Abloh cemented his reputation as a master of hype with a collection of ten sneakers created in collaboration with Nike. The first release, the Nike x Off-White Air Jordan 1, applied Abloh’s signature design motifs—air-quoted text, deconstructed details, zip-tie embellishments—to one of Nike’s most well-known models, setting off a new craze for Jordans. In the following years, Abloh designed some 50 sneakers for the sportswear giant as well as apparel, including the tulle-skirted look Serena Williams wore to the 2018 US Open. It was one of many collaborations that saw Abloh apply his deft touch to more than fashion, ranging home furnishings done with both Ikea and Vitra to a recycled plastic bottle for Evian to a one-off Mercedes-Benz G-Wagon.
2018: Appointed Artistic Director of Menswear at Louis Vuitton
In 2018, Abloh star went into orbit as his appointment at Louis Vuitton meant he was the first Black designer to helm a major luxury brand. His inaugural polychromatic collection was famously shown on a rainbow runway at the Palais-Royale gardens during Paris fashion week, watched by the fashion-world’s great and the good, as well as thousands of art students he invited, too.
“It is an honor for me to accept the position of Men’s Artistic Director for Louis Vuitton,” Virgil Abloh said in a statement at the time. “I find the heritage and creative integrity of the House are key inspirations and will look to reference them both while drawing parallels to modern times.”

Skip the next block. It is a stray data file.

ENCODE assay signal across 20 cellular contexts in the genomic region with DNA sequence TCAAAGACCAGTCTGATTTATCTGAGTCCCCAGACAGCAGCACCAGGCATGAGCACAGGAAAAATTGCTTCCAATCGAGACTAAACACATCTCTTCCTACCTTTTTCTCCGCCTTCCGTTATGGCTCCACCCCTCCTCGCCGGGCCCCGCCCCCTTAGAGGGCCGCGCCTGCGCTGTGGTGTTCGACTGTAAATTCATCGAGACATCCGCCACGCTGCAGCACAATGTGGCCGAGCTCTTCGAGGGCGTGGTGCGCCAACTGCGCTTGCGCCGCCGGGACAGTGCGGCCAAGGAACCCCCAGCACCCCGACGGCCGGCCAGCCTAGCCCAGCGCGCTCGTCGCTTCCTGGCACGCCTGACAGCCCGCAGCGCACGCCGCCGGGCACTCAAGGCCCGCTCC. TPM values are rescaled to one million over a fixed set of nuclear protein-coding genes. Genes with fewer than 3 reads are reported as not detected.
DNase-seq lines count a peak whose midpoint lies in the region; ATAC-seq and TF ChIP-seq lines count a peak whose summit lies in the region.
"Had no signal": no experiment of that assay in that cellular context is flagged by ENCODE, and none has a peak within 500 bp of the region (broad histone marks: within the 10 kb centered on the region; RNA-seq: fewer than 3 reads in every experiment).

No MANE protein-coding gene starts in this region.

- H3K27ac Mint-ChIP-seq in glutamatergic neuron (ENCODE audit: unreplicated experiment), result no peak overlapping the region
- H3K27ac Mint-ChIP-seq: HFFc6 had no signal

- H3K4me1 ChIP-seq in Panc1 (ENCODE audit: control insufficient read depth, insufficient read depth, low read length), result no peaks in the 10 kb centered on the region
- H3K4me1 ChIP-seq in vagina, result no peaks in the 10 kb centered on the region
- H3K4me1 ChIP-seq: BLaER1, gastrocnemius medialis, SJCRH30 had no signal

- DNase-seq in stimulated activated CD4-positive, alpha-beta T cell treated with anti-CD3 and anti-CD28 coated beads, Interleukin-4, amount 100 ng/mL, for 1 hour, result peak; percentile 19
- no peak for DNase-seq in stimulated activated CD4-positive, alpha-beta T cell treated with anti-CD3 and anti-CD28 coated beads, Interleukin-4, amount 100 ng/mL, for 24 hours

2020: Raises $1 Million to Support Black Students
During the outpouring of grief, frustration and anger in response to the killing of George Floyd, Abloh drew some ire for his comments about the public’s response, in particular the way he decried the looting of a handful of luxury stores in major cities. He was also roundly criticized for appearing to only have donated $50 to (F)empower, a Miami-based organization raising money to pay the bail of arrested protesters. He later clarified both the comments and the donation in a lengthy Twitter post, saying that he would continue to raise funds to help create opportunities for young people.
In late 2020, Abloh announced that he raised $1 million through the recently minted Virgil Abloh “Post-Modern” Scholarship Fund, in partnership with the Fashion Scholarship Fund (FSF), which will provide scholarships to Black people who aspire to work in the fashion industry.
“I’ve always been passionate about giving the next generation of students the same foundation for success that was given to me,” Abloh said at the time.
2021: LVMH Invests in Off-White
Earlier this year, LVMH announced plans to acquire a 60 percent stake in Off-White. At the same time, the luxury conglomerate gave Abloh a new role that expanded his sphere of influence to reach all 75 of LVMH’s brands—a move that made Abloh the most powerful Black executive in the industry and gave him the ability to work across LVMH’s portfolio on categories including like spirits, watches and hospitality.
“I’m incredibly excited to work together with LVMH on other possible collaborations—an evolution of the great relationship I have had with LVMH, Bernard Arnault, Michael Burke at Louis Vuitton and others,” Abloh said in a statement at the time. “I’m also honored to use this partnership to deepen my longstanding commitment to expand opportunities for diverse individuals and foster greater equity and inclusion in the industries we serve. This is an incredible new platform to take the disruption we’ve achieved together to a whole new level.”
Vale Virgil Abloh.